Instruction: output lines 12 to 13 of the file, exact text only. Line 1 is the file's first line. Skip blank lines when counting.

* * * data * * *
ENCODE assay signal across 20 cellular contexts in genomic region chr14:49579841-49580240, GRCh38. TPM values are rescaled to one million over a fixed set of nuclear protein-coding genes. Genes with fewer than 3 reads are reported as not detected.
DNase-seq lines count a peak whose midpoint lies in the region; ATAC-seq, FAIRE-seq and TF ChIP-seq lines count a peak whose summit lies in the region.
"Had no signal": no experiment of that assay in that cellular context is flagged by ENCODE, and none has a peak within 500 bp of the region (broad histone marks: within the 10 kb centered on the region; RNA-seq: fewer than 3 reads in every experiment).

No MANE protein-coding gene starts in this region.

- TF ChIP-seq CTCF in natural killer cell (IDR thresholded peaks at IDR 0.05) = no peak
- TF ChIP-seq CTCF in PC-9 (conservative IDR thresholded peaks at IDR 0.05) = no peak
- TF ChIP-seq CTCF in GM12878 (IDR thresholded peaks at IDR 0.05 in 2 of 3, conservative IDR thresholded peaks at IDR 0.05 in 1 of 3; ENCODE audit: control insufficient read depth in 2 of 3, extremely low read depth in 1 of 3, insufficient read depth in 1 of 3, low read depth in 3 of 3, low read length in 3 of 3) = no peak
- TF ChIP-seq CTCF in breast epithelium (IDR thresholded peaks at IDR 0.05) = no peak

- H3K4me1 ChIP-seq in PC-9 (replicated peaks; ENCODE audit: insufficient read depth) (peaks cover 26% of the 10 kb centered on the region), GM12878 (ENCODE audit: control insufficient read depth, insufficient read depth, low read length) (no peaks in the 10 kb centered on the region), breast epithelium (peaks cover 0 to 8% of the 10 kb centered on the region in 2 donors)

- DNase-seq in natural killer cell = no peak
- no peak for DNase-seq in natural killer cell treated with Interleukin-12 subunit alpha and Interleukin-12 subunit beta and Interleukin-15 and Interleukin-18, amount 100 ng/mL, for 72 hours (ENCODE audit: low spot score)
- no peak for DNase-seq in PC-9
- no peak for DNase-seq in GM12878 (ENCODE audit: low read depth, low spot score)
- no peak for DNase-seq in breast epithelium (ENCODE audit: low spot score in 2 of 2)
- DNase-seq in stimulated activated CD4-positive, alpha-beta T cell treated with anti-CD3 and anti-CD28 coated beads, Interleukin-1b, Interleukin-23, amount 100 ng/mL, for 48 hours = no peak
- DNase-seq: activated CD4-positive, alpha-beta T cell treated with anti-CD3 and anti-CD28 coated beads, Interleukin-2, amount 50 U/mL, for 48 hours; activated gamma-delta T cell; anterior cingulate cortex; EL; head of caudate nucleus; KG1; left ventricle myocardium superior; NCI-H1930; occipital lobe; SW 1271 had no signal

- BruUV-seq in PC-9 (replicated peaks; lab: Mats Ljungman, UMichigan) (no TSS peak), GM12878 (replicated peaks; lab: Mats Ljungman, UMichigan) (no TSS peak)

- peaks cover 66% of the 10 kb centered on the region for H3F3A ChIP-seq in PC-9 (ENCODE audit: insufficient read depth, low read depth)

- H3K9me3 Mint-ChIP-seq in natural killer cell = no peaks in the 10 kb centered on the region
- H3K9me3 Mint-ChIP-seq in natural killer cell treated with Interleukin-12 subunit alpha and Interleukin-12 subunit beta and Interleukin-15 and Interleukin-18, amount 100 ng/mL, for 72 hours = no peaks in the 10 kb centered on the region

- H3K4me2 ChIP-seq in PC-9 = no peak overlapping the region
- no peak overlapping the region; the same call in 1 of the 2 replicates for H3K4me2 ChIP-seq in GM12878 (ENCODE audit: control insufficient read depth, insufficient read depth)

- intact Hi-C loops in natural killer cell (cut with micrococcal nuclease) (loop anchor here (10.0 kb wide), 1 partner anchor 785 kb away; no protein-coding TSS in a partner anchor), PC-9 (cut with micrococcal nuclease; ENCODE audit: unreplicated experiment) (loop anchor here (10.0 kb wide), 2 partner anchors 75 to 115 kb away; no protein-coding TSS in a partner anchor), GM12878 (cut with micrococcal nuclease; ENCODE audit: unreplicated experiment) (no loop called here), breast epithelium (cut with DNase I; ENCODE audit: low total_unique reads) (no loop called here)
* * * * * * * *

- no peak for DNase-seq in PC-9
- no peak for DNase-seq in GM12878 (ENCODE audit: low read depth, low spot score)